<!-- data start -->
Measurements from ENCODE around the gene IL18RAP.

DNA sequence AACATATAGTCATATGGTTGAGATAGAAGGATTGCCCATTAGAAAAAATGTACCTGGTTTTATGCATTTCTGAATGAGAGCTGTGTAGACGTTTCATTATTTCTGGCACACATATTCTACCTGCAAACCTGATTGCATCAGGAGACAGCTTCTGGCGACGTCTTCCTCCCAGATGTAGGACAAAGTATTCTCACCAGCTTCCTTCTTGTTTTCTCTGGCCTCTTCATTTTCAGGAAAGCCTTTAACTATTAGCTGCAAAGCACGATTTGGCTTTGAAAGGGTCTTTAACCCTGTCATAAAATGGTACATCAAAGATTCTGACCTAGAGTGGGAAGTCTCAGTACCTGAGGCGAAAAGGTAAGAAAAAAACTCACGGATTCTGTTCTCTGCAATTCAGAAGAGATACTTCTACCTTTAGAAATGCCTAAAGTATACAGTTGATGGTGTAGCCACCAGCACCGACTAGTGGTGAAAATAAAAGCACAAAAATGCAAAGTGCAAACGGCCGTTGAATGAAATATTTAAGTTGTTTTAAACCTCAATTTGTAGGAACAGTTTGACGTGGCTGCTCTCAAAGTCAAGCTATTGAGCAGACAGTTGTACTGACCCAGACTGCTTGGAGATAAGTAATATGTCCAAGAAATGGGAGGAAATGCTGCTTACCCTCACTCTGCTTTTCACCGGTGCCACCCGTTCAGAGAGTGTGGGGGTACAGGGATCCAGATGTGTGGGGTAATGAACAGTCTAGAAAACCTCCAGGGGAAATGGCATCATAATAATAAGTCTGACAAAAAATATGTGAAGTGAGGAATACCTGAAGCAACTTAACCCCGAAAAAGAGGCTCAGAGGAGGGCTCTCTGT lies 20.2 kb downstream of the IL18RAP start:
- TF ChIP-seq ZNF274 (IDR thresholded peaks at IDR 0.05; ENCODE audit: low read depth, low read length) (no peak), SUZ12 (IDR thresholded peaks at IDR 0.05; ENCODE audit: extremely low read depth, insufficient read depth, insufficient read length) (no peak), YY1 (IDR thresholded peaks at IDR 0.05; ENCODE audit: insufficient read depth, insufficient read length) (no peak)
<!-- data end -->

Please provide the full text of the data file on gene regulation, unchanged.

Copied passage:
Measurements from ENCODE around the gene IL18RAP.

DNA sequence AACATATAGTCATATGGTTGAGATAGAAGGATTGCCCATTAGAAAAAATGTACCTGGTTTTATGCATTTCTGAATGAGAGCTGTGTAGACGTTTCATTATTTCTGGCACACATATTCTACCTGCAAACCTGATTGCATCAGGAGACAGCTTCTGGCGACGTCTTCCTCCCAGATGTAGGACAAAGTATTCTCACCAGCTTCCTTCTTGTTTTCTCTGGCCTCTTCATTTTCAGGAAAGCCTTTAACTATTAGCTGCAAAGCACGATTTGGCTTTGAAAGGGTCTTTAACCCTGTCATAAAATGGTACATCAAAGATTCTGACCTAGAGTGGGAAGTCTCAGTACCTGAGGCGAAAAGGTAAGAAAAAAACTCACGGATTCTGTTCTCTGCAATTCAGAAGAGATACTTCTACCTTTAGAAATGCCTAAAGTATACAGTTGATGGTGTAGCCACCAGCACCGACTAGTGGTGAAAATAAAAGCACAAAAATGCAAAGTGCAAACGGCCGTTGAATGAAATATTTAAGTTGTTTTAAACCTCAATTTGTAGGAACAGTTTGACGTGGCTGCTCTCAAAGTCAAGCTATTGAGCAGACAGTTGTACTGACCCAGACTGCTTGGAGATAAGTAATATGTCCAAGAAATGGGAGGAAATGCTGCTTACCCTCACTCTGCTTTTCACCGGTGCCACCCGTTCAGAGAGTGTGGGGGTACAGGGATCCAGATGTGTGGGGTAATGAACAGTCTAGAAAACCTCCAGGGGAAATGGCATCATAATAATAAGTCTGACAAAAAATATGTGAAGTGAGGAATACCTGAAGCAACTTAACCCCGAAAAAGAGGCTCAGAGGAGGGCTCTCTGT lies 20.2 kb downstream of the IL18RAP start:
- TF ChIP-seq ZNF274 (IDR thresholded peaks at IDR 0.05; ENCODE audit: low read depth, low read length) (no peak), SUZ12 (IDR thresholded peaks at IDR 0.05; ENCODE audit: extremely low read depth, insufficient read depth, insufficient read length) (no peak), YY1 (IDR thresholded peaks at IDR 0.05; ENCODE audit: insufficient read depth, insufficient read length) (no peak)